There’s so much more to Knutsford than good restaurants, pretty shops and Mrs Gaskell

King Street

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Ray King meets historians, literature lovers and creative locals busy maintaining and enhancing the Knutsford’s appeal WORDS BY RAY KING PHOTOGRAPHY BY JOHN COCKS

The historic Cheshire town of Knutsford has never fought shy of its royal connections.

After all, the town was named after King Canute who, according to folklore, forded the River Lily here in the 11th Century. A thousand years later, Knutsford’s thriving main thoroughfares are King Street and Princess Street and when, in 2007, a new shopping development was opened connecting the two, it was named Regent Street. What else? And, naturally enough, the spring festival celebrated every year since 1887 is ‘Royal’ May Day.

Little wonder, then, that Knutsford has been for centuries an inspirational place, boasting more than 100 listed buildings – some grand, some decidedly bizarre - and an enviable literary heritage. The 19th Century novelist Elizabeth Gaskell, who immortalised Knutsford in many of her books, particularly Cranford, was brought up in the town, married here and is buried in the graveyard of the Brook Street Unitarian Chapel.

It was Mrs Gaskell’s legacy that inspired Knutsford’s ‘Millennium Project’ a festival that was, in 2000, supposed to be a one-off event. It was so successful however, that a team of eight committee members are currently busy organising the 14th Knutsford Literature Festival that will, in October, draw leading figures from today’s literary world – and thousands of visitors - to the town.

Last year luminaries spanning a wide variety of genres including Michael Portillo, Prue Leith, Kate Summerscale, Helen Rappaport and Hannah Rothschild made appearances and Mrs Julia Jary, festival committee member for 13 years, promises another stellar cast.

‘We started planning in March for this year’s event and we try to be up to speed with what’s being published now – fresh off the press – and keep an eye on people who will have work coming out in the autumn in order to keep the festival as topical as we can. The aim is to get the programme together this monthJuly and make it available in to the public in August.

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‘This year’s festival will run between the 5th and 20th October with the Methodist Church and Leicester Warren Hall among the main venues. We like to include in the programme several performance events not directly connected with book selling and evening of poetry reading. Last year’s was at The Angel. It was, once again, well-attended and it never ceases to surprise with its excellent poetry-readings from poets as diverse as Omar Khayyam to Sylvia Plath and the number of poets who come - sometimes from long distances -to read their own impressive and wide-ranging poems.’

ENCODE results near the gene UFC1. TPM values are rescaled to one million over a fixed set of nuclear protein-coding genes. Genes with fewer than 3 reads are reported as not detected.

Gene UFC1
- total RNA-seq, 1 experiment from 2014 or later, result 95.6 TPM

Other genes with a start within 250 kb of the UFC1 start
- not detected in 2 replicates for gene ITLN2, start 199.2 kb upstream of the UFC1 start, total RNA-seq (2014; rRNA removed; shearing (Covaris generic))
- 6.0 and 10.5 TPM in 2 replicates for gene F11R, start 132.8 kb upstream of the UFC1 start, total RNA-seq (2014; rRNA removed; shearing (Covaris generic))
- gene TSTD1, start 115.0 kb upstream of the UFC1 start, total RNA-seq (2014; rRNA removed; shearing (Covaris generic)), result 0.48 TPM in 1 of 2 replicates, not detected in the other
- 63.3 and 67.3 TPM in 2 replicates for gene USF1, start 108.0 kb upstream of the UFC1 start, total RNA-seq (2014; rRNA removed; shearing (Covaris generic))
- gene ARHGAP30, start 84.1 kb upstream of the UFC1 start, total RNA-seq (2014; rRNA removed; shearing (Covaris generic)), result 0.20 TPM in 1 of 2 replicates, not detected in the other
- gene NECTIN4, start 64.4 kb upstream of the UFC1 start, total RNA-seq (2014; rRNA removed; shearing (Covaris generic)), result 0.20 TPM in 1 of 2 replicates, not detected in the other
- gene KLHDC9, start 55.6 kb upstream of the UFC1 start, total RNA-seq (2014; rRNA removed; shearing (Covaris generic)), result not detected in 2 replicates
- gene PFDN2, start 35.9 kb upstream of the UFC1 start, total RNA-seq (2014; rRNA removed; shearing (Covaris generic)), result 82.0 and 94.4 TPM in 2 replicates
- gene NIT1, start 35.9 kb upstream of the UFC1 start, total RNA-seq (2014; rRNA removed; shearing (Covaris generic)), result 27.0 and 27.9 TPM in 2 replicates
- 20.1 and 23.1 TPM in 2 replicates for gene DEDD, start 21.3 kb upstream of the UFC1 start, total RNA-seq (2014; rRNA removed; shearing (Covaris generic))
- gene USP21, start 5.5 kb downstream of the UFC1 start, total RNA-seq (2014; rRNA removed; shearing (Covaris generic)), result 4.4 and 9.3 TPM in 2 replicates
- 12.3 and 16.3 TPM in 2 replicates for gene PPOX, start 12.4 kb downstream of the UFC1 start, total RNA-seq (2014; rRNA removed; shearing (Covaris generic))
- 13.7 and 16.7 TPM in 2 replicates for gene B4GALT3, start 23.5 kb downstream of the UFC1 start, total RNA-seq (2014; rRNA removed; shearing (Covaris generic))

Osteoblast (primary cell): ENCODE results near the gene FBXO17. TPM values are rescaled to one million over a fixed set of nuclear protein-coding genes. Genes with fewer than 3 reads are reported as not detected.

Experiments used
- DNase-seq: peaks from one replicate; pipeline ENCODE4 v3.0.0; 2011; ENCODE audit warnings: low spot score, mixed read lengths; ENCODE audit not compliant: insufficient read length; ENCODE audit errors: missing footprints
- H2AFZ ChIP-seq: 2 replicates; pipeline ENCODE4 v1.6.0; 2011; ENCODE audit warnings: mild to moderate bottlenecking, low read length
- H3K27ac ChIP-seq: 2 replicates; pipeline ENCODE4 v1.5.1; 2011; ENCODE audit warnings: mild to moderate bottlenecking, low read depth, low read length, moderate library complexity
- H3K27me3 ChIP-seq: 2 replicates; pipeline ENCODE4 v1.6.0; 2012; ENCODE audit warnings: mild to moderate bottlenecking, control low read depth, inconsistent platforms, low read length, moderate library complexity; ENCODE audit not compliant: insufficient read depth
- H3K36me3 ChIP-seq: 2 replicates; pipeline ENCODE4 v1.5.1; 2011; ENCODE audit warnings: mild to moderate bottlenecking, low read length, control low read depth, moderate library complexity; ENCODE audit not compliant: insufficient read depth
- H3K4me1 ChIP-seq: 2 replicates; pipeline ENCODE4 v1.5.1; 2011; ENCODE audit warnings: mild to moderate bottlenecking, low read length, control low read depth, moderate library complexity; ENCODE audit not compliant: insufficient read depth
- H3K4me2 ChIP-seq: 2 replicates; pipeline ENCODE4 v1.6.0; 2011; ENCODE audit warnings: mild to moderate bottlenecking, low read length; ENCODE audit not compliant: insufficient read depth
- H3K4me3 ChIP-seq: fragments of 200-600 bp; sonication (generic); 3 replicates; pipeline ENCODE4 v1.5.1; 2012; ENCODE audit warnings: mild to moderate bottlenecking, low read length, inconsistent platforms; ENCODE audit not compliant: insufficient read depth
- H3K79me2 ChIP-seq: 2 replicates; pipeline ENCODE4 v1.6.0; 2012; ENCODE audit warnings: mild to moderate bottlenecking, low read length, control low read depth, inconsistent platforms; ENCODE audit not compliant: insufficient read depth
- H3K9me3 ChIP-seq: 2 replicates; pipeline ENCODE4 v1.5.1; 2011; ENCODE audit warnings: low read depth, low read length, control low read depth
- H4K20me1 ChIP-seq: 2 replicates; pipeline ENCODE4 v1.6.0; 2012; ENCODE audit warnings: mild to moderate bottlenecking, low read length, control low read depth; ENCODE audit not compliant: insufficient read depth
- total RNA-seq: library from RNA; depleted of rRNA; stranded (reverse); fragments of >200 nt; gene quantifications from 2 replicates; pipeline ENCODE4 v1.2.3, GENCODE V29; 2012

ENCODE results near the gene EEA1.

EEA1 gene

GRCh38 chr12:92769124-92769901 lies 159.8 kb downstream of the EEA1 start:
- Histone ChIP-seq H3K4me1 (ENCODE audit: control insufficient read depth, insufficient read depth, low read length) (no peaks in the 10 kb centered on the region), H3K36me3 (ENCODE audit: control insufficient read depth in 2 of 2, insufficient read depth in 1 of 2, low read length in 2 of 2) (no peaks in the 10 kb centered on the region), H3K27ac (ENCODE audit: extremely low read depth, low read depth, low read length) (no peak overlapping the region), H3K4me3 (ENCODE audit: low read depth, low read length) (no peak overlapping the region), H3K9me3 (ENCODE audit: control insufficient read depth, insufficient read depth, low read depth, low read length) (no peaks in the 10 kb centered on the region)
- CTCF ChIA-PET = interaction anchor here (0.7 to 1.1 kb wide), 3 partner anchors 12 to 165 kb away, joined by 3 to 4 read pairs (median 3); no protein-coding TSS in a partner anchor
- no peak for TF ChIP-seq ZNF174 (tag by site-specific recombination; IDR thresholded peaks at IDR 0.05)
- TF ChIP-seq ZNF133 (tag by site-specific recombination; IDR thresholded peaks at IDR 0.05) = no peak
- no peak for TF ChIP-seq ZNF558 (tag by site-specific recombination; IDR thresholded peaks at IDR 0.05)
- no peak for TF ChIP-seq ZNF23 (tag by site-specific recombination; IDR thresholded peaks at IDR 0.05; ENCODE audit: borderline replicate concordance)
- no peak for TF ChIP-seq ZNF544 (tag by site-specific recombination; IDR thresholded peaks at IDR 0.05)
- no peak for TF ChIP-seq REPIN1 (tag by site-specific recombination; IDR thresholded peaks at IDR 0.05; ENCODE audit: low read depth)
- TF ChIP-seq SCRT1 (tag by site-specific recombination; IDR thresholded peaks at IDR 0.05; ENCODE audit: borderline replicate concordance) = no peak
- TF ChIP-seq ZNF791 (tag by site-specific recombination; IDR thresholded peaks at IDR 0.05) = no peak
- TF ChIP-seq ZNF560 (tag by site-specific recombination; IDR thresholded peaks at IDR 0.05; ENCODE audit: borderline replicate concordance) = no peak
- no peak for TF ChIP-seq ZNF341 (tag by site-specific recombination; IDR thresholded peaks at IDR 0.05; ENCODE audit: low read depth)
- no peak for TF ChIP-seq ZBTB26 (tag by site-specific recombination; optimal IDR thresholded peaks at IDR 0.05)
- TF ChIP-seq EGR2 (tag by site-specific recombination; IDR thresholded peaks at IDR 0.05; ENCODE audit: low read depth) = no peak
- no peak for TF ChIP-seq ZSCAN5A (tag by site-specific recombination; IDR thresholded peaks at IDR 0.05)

As well as inspiring books, Knutsford has been celebrated many times on screen. And here’s an irony. The town was judged unsuitable for the filming of the acclaimed BBC television production of Mrs Gaskell’s Cranford – none of the exterior scenes were shot here – but it doubled as Shanghai in the opening sequences of Steven Spielberg’s epic Empire of the Sun. In 1987 the film crews descended on Legh Road, designed by Richard Harding Watt whose Italianate buildings give Knutsford much of its unique character (but probably disqualified the town from doubling as Cranford), to shoot scenes of J G Ballard’s best seller.

Much truer to real life, scenes from George C. Scott’s Oscar-winning portrayal of General George ‘Blood and Guts’ Patton in the film Patton were shot outside Knutsford’s old town hall – in the very spot where in 1944 the American general made a controversial speech, ‘The Knutsford Incident’, that almost cost him his career months before his dramatic post D-Day victories in France.

To accompany this movie heritage, Knutsford now has a ‘new’ cinema. The much revamped picture house in Toft Road relaunched as the Curzon after a £170,000 transformation earlier this year. Curzon Cinemas signed a 25-year lease with Cheshire East Council to manage the 180-seat cinema in November – the company’s first outside of London.

The arthouse and independent film specialist spent around £110,000 of its investment on a smart contemporary cafe bar and an area to view trailers of forthcoming films in the foyer and £60,000 on a state-of-the-art digital projector. The design team, ABDA Creative Design worked on Manchester’s National Football Museum.

Knutsford’s cinema opened in 1935 as the Marcliff and was reopened as the Studio Cinema and Civic Centre in 1991, run by the local council. Current manager Maggie Ashworth who has been in charge since 2000 is enthusiastic about the transformation.

‘It’s made a huge difference to the place and people really appreciate it,’ she said. ‘Audiences are on the up.’ Not surprisingly perhaps, the local taste is for period drama...and, said Maggie, the opening of Leonardo di Caprio’s The Great Gatsby was keenly anticipated.

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